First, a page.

Check out this lengthy NY Times piece on contraception and the religious right’s battle against birth control.  It is a stunning article, completely laying out the right-wing’s agenda of eradicating our access to birth control and transforming our sex lives, even within our marriages.  With the right-wing’s support, the government will soon mandate how you have sex with your spouse in your bedrooms and what you feel while you do it.  It’s frightening, people…

Ultimately, I believe the birth control issue itself is a ruse:  The Christian Right wants to return all of us to some mythical golden era when women and men had separate and distinct roles in society; when men went to work and women stayed at home with their many children; when women didn’t have desires of their own – sexual or otherwise; when men only had sex with their wives to make babies; when rape or incest simply did not occur; and when men controlled women’s bodies and minds as masters.

Screeching back to reality – opposing birth control is political suicide, as hopefully Reid and Clinton will demonstrate with their bill on insurance-funded contraceptives – the Prevention First Act.  If we penalize birth control, who’s going to pay for child care and education for all these unplanned babies?  Who’s going to take the place of all those brilliant and successful professional women now entrenched in companies across America?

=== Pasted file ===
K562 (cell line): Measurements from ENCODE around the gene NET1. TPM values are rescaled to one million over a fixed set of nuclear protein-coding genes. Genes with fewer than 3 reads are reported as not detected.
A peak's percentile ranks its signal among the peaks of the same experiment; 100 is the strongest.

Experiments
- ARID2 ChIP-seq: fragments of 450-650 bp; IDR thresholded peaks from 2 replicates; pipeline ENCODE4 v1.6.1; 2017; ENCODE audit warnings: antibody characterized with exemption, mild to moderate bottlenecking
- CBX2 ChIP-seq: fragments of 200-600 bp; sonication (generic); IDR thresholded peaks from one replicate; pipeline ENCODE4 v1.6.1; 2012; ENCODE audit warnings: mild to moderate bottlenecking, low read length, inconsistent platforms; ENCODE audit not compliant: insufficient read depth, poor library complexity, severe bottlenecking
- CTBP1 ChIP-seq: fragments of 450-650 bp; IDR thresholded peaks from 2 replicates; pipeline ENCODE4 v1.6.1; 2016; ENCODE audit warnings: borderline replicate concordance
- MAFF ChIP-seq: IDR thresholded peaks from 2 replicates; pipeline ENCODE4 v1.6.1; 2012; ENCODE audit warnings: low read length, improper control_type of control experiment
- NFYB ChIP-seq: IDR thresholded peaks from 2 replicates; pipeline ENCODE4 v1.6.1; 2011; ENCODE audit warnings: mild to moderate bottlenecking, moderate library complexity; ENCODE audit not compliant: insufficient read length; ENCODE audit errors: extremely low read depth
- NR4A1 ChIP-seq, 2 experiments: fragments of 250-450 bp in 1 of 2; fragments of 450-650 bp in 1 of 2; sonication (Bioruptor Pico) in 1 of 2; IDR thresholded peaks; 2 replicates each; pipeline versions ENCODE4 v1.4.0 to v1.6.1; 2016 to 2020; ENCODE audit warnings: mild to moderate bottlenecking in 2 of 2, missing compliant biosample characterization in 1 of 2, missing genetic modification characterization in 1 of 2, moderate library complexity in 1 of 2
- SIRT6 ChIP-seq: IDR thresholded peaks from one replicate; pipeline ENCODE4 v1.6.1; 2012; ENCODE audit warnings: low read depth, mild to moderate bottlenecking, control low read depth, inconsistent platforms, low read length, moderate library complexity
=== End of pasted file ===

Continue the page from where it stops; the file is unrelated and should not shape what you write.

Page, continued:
There is an international element to this too – the article states that the GAO released a study last month finding that in many developing countries, administrators of U.S. foreign aid were forced to cut funds intended to fight mother-to-child HIV infection in order to finance abstinence programs.  As the article reminds us, even the Catholic Church is debating its stance on condoms within marriages in which one spouse is infected – discussed from a wide variety of perspectives here, here, here, and here.

One thing that interested me greatly was the notion that the right-wing has the advantage when talking about relationships (versus the left, which is characterized in the article as simply caring about the physical act of sex).  We on the left need to regain ground on this – we need to redefine what it means to be in a committed, loving relationship (not just a heterosexual one) built on equality and shared liberal values of charity, service, and individual freedom.  Perhaps our programs to teach teens about birth control need to talk more honestly and openly about relationships, gender equality, and the emotional aspects of sexual experience in addition to birth control and safe sex.